So riots and protests don’t happen when there is an actual and very real scarcity. They happen when some people feel that they have less relative to a privileged elite. In short, they happen when the rioters’ situation isn’t really all that dismal. 

    I think the Occupy guys and gals should bear this in mind. 

    • says

      Yeah, but it will be tough to change human nature – I just want to point out that we are ridiculously well off. ‘Poor’ in America has been defined up from ‘poor’ in other countries… and when you define poor up, you’ll always have poor.

      In the US, poor still means free education, subsidized housing, subsidized food, welfare, subsidized heating and cooling, and likely enough left over for entertainment. Poor in America can still mean you are always connected to the grid with a cell phone.

      Yes, poor is tough, and from a relative perspective, the poor have a lot less than the ‘well off’. But take a demographic like “the poor” now and toss them into the 1200s – the creature comforts that we have in America (and England, Canada, etc.) would make that poor person of today incredibly well off even compared to the richest royalty.

      So I sympathize – I really do; I know that it can be very tough for people. But to rally the ‘lower 99%’ against the ‘upper 1%’ when there are still people who are actually a lot worse off in so called “Third World Countries”? It just screams politics to me. Thanks for your insightful post!

  7. says

    I’m not so tore up with the 1 percenters. It’s some of the tenth-of-one-percenters that I wouldn’t mind swinging from light poles.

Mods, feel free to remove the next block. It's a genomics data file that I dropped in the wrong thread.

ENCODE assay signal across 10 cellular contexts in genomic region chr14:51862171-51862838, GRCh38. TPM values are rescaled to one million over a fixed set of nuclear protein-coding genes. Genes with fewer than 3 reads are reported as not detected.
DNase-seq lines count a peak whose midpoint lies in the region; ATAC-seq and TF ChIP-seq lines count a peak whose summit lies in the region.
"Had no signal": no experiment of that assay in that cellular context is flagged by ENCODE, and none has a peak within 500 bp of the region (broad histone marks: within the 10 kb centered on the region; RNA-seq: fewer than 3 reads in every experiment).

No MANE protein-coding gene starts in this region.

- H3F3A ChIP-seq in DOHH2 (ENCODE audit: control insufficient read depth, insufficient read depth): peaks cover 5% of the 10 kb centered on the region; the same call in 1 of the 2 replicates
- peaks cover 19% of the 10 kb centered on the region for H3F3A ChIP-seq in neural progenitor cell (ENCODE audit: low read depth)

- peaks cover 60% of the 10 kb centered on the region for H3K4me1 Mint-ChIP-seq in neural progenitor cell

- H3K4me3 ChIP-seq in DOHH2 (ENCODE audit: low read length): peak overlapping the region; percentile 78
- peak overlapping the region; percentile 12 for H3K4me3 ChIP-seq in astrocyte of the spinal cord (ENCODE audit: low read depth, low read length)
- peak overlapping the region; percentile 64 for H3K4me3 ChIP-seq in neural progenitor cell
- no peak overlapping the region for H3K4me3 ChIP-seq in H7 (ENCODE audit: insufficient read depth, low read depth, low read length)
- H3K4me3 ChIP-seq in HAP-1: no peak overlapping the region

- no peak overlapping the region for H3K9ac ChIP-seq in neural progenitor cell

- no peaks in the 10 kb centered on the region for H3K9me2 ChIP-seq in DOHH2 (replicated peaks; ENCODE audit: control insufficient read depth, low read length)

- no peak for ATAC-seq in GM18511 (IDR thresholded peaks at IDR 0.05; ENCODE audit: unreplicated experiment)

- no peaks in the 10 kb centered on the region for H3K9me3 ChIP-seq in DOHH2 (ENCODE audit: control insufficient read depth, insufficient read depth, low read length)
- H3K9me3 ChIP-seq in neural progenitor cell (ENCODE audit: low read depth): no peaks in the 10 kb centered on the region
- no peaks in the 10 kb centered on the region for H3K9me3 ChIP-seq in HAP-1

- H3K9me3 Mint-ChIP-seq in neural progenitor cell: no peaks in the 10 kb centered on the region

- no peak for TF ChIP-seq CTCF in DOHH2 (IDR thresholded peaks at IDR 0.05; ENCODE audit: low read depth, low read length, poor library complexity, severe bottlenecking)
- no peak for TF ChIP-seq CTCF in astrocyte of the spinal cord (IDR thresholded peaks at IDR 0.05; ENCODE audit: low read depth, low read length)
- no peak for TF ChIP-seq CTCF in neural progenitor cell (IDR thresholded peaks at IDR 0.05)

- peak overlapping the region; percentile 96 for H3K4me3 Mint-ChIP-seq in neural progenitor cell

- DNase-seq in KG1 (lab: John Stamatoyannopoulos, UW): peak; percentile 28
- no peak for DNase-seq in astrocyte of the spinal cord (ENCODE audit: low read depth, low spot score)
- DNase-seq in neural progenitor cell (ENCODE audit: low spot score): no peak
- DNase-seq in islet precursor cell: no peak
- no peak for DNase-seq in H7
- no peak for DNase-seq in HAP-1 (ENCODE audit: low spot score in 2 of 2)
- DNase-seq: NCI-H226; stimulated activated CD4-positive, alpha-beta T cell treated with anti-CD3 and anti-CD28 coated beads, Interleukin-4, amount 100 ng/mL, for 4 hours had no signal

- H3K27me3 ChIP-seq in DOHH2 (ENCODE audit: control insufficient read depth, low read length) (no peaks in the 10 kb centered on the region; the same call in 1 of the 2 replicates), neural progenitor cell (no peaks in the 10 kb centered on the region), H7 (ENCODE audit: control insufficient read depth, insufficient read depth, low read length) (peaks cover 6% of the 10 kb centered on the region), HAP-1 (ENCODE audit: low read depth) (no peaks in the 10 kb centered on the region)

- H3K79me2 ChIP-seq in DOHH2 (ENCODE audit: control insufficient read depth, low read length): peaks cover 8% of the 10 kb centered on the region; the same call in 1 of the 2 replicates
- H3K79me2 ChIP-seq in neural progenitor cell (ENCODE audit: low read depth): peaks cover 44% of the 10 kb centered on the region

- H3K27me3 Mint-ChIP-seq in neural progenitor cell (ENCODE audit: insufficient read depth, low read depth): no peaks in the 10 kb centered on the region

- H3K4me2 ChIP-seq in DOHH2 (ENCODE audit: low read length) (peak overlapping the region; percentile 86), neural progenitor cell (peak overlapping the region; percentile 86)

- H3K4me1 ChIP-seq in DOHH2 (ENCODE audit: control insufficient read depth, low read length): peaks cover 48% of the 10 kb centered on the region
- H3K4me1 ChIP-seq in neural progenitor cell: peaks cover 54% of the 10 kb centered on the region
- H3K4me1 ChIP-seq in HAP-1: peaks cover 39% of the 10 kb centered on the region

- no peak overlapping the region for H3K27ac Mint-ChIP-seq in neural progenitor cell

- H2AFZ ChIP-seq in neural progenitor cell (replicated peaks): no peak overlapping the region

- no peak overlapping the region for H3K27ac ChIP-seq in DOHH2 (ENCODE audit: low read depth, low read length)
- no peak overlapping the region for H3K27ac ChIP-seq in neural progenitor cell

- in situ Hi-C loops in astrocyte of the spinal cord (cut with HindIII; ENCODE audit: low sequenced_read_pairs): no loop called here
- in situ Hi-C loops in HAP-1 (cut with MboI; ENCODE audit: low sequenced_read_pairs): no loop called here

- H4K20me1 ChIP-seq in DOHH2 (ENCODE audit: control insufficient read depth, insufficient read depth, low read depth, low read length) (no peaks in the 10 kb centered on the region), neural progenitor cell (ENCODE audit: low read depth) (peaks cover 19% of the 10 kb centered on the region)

And not by their necks, mind you.  In safe, full body harnesses, while paying ticket holders pelt them with rotten tomatoes and cow patties.  Turning a profit on public shaming.

  8. says

    I think so many percentages are thrown around (in general I mean, not in your article) that it only serves to get people confused. I do like the idea of trying to help others instead of worrying about how much of the pie others are getting compared to ourselves.

    • says

      A good point – and my absurd example is if I start an “Anti Left Handed Party” do I automatically have 90% support? Percentages don’t define a movement… people do.

  9. says

    I think we’re generally better off these days but since I wasn’t living in the 60s it’s hard to really compare since I don’t have any personal experiences to reference.  The difficulty we continue to face now is keeping jobs in the US because of the boundless availability of cheaper labor overseas.  And I really don’t know how we’re going to overcome this problem. -Sydney

    • says

      I wasn’t around in the 60s either, so I feel your pain on that, haha. The truth is that GDP has increased over and beyond what inflation alone can measure – an encouraging trend indeed.

      And you’re right about outsourcing, but I do feel it is self-limiting. It used to be the case that India was automatically tossed out as the best idea for outsourcing, but as it has become more popular it has also become more expensive. I’m of the thought that eventually salaries will normalize, even if it means that “outsourcible” jobs will have stagnant pay for a while.

  10. says

    How much of this GDP was financed by borrowing debt inappropriately?  There is no question that the United States has the highest GDP for now, some estimates show China overtaking the US by 2016, but I think the real question is what can the average US citizen buy with her dollar?  Is it the same amount of goods and services they could buy in 1960?

    • says

      I won’t blow up the spot here, but I actually have that article in my queue. Not for 1960, mind you, but a comparison between a recent grad in 1976, 1989 and 2011. It’s sure to be controversial, haha. Just trying to pump out some interesting December stuff!

      As to the borrowing – there is no doubt in my mind that a lot of the GDP growth was debt fueled. The largest component of GDP is personal consumption and expenditures – I’ll get into it more in that article (I’ll probably finish it up this week).

    • says

      Haha I would have blog-spammed you with this one, but I got most of my “one percenter” articles out of the way during the Occupy protests. I was particularly proud when I decided calculating the Gini coefficient of the world was a good idea…